The Washington Times - December 16, 2012, 09:56AM

Sen. Joseph I. Lieberman, Connecticut independent, said Sunday the United States should restore a federal ban on assault weapons and also create a national commission on mass violence to examine gun laws, mental health laws, and the link between entertainment and violence in the wake of the deadly shootings in Newtown, Conn., that left 26 victims dead, including 20 children.

Mr. Lieberman said on “Fox News Sunday” he would like to see such a commission and “make sure the anger does not dissipate” in the wake of the tragedy.


He said that people of all parties need to accept that the strongest acts of gun control won’t stop all conceivable acts of violence — but that there are things that can be done.

“The stronger our gun control laws are, the fewer acts of violence, including mass violence, that will happen in our society,” he said. “If you buy a gun from somebody that’s not licensed, or at a gun show, you don’t have to be checked at all. That’s a loophole that we ought to close. … I think we ought to restore that assault weapons ban — not to take anybody’s guns away from them that they have now, but to stop the manufacture and sale of those weapons now, because look at what [Adam] Lanza did to these poor kids.”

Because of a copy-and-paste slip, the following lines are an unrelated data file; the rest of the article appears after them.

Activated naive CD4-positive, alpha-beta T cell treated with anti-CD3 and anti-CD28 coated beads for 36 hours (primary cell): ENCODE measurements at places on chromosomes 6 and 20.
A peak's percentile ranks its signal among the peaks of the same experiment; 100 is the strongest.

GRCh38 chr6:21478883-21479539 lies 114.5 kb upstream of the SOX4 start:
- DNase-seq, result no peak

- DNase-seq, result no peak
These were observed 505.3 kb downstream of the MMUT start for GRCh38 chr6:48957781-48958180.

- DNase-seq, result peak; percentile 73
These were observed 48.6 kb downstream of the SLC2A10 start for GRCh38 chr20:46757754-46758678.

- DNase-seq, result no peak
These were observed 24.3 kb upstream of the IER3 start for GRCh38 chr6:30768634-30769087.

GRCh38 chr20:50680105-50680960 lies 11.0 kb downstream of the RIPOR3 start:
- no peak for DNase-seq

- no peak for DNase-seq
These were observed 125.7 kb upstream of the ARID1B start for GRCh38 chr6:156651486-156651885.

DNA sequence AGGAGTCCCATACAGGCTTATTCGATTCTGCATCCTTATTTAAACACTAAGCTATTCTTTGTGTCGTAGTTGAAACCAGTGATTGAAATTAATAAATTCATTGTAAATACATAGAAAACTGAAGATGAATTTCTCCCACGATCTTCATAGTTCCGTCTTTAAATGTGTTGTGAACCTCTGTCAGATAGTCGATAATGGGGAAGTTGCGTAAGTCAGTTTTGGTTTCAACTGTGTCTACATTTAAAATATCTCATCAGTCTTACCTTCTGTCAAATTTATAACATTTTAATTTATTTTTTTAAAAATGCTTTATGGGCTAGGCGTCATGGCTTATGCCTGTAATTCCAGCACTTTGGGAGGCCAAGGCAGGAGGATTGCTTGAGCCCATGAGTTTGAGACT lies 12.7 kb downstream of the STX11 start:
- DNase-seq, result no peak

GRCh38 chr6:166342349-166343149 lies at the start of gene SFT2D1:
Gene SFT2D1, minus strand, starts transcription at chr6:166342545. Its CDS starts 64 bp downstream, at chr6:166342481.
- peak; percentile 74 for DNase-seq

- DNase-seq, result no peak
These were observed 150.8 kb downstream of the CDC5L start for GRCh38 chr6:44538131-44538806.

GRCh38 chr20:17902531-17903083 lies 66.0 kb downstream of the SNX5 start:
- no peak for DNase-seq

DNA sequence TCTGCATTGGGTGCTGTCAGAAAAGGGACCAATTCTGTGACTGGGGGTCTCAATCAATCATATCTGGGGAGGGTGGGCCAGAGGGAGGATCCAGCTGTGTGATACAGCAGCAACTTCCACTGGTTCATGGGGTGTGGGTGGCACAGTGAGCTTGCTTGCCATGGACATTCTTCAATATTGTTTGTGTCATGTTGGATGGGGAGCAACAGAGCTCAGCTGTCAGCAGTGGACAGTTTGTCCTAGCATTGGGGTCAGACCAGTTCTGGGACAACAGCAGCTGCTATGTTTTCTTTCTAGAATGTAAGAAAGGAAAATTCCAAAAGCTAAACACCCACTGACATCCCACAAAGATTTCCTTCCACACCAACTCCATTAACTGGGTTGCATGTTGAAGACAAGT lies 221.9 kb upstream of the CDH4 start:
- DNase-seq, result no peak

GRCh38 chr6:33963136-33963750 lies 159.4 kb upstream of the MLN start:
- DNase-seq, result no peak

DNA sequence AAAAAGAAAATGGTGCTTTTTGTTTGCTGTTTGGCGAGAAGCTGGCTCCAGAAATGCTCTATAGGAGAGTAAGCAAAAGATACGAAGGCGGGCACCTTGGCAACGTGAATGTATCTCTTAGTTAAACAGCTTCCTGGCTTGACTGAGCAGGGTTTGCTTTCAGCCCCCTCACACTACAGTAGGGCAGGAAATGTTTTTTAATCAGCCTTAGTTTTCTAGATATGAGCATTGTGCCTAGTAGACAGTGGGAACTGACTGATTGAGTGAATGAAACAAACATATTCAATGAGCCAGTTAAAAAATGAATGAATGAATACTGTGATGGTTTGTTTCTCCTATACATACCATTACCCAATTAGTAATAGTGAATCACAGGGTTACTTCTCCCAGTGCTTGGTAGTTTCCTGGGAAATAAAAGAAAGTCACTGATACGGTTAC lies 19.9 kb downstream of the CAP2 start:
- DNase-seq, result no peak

Sen. Richard J. Durbin, Illinois Democrat, said he was open to Mr. Lieberman’s idea of a commission but said it should examine the issue of school safety as well.

“Are we talking about arming teachers, arming principals? Is that going to make us a safer America? I don’t think so,” Mr. Durbin, the Senate’s No. 2 Democrat, said later on the program. “But I want to sit down and calmly discuss all the options — I think we need to do that as a nation.”

Host Chris Wallace noted that after the deadly July shootings in Aurora, Colo., Mr. Durbin said there was “zero” chance that Congress would move on gun control.

And now?

“I really think we may have a chance,” Mr. Durbin said.